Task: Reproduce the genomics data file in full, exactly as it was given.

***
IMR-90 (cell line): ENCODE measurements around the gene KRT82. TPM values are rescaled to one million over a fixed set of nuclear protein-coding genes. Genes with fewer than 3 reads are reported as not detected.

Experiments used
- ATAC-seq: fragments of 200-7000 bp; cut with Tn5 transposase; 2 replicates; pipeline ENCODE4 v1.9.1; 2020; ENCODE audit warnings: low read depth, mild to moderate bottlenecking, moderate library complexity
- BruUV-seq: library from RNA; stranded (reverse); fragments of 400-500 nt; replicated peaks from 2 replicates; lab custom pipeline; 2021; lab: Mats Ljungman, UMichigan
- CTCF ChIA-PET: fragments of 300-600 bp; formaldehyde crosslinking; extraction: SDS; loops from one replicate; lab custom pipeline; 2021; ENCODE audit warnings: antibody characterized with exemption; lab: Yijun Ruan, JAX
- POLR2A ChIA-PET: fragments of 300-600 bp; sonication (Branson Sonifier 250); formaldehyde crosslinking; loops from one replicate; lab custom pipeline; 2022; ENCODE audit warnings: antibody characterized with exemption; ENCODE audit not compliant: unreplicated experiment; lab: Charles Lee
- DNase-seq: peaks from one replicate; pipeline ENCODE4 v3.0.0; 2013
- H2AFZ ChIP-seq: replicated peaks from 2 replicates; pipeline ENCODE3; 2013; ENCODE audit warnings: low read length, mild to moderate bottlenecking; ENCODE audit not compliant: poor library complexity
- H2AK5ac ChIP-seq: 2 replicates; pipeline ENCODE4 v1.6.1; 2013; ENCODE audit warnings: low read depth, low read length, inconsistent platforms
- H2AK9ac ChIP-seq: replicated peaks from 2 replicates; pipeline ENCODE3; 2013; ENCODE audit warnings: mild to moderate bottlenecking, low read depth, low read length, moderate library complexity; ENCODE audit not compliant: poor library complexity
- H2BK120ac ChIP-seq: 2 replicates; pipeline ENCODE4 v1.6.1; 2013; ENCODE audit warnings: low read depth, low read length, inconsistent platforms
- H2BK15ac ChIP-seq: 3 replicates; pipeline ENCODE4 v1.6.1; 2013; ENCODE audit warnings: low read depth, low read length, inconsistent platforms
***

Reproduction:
IMR-90 (cell line): ENCODE measurements around the gene KRT82. TPM values are rescaled to one million over a fixed set of nuclear protein-coding genes. Genes with fewer than 3 reads are reported as not detected.

Experiments used
- ATAC-seq: fragments of 200-7000 bp; cut with Tn5 transposase; 2 replicates; pipeline ENCODE4 v1.9.1; 2020; ENCODE audit warnings: low read depth, mild to moderate bottlenecking, moderate library complexity
- BruUV-seq: library from RNA; stranded (reverse); fragments of 400-500 nt; replicated peaks from 2 replicates; lab custom pipeline; 2021; lab: Mats Ljungman, UMichigan
- CTCF ChIA-PET: fragments of 300-600 bp; formaldehyde crosslinking; extraction: SDS; loops from one replicate; lab custom pipeline; 2021; ENCODE audit warnings: antibody characterized with exemption; lab: Yijun Ruan, JAX
- POLR2A ChIA-PET: fragments of 300-600 bp; sonication (Branson Sonifier 250); formaldehyde crosslinking; loops from one replicate; lab custom pipeline; 2022; ENCODE audit warnings: antibody characterized with exemption; ENCODE audit not compliant: unreplicated experiment; lab: Charles Lee
- DNase-seq: peaks from one replicate; pipeline ENCODE4 v3.0.0; 2013
- H2AFZ ChIP-seq: replicated peaks from 2 replicates; pipeline ENCODE3; 2013; ENCODE audit warnings: low read length, mild to moderate bottlenecking; ENCODE audit not compliant: poor library complexity
- H2AK5ac ChIP-seq: 2 replicates; pipeline ENCODE4 v1.6.1; 2013; ENCODE audit warnings: low read depth, low read length, inconsistent platforms
- H2AK9ac ChIP-seq: replicated peaks from 2 replicates; pipeline ENCODE3; 2013; ENCODE audit warnings: mild to moderate bottlenecking, low read depth, low read length, moderate library complexity; ENCODE audit not compliant: poor library complexity
- H2BK120ac ChIP-seq: 2 replicates; pipeline ENCODE4 v1.6.1; 2013; ENCODE audit warnings: low read depth, low read length, inconsistent platforms
- H2BK15ac ChIP-seq: 3 replicates; pipeline ENCODE4 v1.6.1; 2013; ENCODE audit warnings: low read depth, low read length, inconsistent platforms